YSI 6600 Sonde Extended Probe Guard

YSI 6600 Sonde Extended Probe Guard


YSI 6600 extended probe guard is included with the purchase of 6600 V2 sondes.


  • YSI 6600 extended probe guard protects sensors during deployment
  • Extended guard designed for 6136 turbidity sensors
  • Compatible with all 6600 sondes
Your Price
Usually ships in 3-5 days

Shipping Information
Return Policy
Why Buy From Fondriest?
Image Part # Product Description Price Stock Order
YSI 6600 Sonde Extended Probe Guard 605298 Extended probe guard, 6600 (requires 605297 & (2) 062690)
Usually ships in 3-5 days
Image Part # Product Description Price Stock Order
YSI 6600 Sonde Probe Guard Bottom Plate Assembly 605297 Probe guard bottom plate assembly, 6600
Usually ships in 3-5 days
YSI 062690 Screw, 8-32, .312 SS Hex cap, 6600
In Stock

YSI 6600 Sonde Extended Probe Guard Reviews

| Write a Review

Be the first to write a review

Questions & Answers

| Ask a Question
If I forgot my extended calibration cup, can I use the probe guard during a turbidity calibration?
Although it is recommended to use the extended calibration cup, a calibration can be done with the probe guard and laboratory glassware.

Related Products

In The News

Boise River Watershed Watch Shows Volunteers Issues River Faces

Having just wrapped up its ninth year, the Boise River Watershed Watch program is an increasingly popular citizen science program in Boise, Idaho. It takes interested volunteers and joins them with expert scientists from the U.S. Geological Survey (USGS) who teach them about the river’s health and sampling water quality using transparency tubes, dip nets and chemical test kits. “Our focus is to educate folks on the parameters that we measure, to give them an idea of the river’s health,” said Tim Merrick, public information officer at the USGS’ Idaho Water Science Center. “So they can collect data on the river’s conditions and get plugged in.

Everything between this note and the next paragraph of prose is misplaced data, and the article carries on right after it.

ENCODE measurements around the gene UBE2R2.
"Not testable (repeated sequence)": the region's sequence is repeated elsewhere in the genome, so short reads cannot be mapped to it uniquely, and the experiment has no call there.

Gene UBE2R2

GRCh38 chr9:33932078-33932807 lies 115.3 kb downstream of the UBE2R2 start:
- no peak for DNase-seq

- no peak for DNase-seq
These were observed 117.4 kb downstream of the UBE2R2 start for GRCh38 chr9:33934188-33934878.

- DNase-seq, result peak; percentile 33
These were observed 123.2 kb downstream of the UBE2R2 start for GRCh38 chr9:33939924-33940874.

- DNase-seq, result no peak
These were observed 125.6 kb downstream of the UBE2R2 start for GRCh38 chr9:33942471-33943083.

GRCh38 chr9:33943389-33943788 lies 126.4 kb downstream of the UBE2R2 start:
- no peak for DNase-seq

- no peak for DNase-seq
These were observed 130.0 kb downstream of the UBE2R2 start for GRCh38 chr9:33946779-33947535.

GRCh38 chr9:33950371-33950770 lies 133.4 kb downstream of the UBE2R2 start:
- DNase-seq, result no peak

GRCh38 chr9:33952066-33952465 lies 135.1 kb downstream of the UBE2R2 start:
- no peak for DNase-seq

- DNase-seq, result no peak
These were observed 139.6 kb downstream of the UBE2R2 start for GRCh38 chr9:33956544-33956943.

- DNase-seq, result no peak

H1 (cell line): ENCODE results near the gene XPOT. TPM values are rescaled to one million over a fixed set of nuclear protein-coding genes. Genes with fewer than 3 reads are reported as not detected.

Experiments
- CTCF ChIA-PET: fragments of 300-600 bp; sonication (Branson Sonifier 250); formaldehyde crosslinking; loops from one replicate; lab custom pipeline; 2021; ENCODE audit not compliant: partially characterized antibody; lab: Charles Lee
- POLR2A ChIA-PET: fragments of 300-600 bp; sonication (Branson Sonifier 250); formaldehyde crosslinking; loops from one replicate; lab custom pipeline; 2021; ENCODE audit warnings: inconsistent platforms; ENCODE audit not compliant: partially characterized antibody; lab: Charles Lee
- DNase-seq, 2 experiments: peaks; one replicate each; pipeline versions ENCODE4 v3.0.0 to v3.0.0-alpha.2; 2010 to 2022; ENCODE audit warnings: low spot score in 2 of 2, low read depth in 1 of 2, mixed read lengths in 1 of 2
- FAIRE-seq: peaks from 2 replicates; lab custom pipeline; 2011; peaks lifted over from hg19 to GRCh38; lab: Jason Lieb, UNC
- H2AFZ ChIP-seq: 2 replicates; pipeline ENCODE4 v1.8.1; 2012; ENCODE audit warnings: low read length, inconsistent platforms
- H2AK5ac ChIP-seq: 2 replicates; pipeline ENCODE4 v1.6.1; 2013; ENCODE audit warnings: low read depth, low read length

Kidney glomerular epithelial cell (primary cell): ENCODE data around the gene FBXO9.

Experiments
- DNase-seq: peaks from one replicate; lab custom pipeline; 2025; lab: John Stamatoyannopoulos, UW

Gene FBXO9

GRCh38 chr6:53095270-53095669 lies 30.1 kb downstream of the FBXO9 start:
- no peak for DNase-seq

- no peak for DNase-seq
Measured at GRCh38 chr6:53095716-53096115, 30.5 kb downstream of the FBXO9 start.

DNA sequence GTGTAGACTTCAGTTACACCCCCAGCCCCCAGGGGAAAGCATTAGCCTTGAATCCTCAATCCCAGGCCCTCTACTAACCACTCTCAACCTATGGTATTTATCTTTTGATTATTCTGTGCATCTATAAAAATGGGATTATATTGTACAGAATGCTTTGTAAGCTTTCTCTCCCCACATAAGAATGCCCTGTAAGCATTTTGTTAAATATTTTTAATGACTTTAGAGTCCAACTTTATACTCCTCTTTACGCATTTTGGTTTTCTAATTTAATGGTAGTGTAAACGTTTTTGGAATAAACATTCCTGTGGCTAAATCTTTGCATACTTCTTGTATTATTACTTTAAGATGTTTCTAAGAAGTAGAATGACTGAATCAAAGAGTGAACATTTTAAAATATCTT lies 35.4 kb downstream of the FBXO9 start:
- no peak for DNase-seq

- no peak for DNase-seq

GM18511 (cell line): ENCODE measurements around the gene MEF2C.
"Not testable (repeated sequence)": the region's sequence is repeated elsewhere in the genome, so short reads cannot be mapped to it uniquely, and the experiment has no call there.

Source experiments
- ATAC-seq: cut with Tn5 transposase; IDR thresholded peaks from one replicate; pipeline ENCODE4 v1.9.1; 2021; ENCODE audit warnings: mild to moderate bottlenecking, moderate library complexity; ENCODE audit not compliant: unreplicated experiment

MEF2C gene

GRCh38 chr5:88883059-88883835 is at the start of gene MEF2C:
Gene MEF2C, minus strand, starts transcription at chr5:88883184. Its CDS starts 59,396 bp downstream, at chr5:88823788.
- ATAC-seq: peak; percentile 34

Read More

New Benthic Underwater Microscope Captures Coral Wars

Researchers from Scripps Institution of Oceanography at the University of California - San Diego have designed and built a diver-operated underwater microscope to study millimeter-scale processes as they naturally occur on the seafloor. The research team has observed coral turf wars, coral polyp “kissing” and much more using the new microscopic technology. Many important biological processes in the ocean take place at microscopic scales, but when scientists remove organisms from their native habitats to study them in the lab, much of the information and its context are lost. In a quest to overcome this challenge, Scripps oceanographers developed the new type of underwater microscope to image marine microorganisms in their natural settings without disturbing them.

Read More

First Environmental Monitoring System For Baltimore’s Inner Harbor

Baltimore’s Inner Harbor and the rivers that flow into it are important sources of water to Chesapeake Bay, popular recreation sites and the targets of an ambitious clean-up plan. But the city has for some time lacked an environmental monitoring system for tracking water quality in the harbor continuously. That is about to change, thanks to a collaboration between the U.S. Geological Survey (USGS) and Environmental Protection Agency (EPA). It will lead to the new installation of a suite of sensors that will provide the public and scientists with the first comprehensive, real time look at water quality in the harbor.

Read More